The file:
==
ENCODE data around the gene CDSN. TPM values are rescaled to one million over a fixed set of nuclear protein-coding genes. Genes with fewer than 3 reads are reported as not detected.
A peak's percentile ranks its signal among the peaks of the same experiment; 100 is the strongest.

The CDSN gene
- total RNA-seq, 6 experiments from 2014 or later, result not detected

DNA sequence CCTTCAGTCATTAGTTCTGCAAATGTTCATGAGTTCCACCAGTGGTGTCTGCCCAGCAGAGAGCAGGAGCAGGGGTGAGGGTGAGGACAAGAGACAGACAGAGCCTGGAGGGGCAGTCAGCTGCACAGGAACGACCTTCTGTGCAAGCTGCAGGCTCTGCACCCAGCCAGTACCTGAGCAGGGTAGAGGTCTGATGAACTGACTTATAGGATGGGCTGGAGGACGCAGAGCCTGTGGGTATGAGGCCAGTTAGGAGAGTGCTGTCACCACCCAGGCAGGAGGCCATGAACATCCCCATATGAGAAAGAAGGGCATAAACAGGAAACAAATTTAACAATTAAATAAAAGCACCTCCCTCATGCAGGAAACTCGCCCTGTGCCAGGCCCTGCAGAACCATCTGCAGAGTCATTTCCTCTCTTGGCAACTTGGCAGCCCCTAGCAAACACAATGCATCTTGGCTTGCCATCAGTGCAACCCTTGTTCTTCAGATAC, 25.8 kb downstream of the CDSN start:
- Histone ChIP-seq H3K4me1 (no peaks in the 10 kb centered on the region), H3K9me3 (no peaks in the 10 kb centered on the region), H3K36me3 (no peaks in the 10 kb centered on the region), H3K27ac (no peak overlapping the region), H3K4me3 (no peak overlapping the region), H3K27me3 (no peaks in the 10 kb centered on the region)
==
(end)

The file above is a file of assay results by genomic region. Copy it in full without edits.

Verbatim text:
ENCODE data around the gene CDSN. TPM values are rescaled to one million over a fixed set of nuclear protein-coding genes. Genes with fewer than 3 reads are reported as not detected.
A peak's percentile ranks its signal among the peaks of the same experiment; 100 is the strongest.

The CDSN gene
- total RNA-seq, 6 experiments from 2014 or later, result not detected

DNA sequence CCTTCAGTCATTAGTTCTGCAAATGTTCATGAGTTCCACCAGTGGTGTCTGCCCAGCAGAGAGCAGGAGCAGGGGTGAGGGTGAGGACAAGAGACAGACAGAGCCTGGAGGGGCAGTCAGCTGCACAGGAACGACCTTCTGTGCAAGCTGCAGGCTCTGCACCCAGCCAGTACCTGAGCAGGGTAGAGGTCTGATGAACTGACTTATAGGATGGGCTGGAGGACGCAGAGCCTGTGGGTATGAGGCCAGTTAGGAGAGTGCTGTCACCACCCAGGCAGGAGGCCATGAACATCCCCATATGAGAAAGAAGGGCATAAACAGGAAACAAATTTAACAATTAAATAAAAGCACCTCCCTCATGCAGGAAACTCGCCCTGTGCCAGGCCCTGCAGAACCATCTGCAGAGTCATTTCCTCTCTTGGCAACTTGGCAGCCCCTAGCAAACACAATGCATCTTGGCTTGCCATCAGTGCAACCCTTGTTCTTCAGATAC, 25.8 kb downstream of the CDSN start:
- Histone ChIP-seq H3K4me1 (no peaks in the 10 kb centered on the region), H3K9me3 (no peaks in the 10 kb centered on the region), H3K36me3 (no peaks in the 10 kb centered on the region), H3K27ac (no peak overlapping the region), H3K4me3 (no peak overlapping the region), H3K27me3 (no peaks in the 10 kb centered on the region)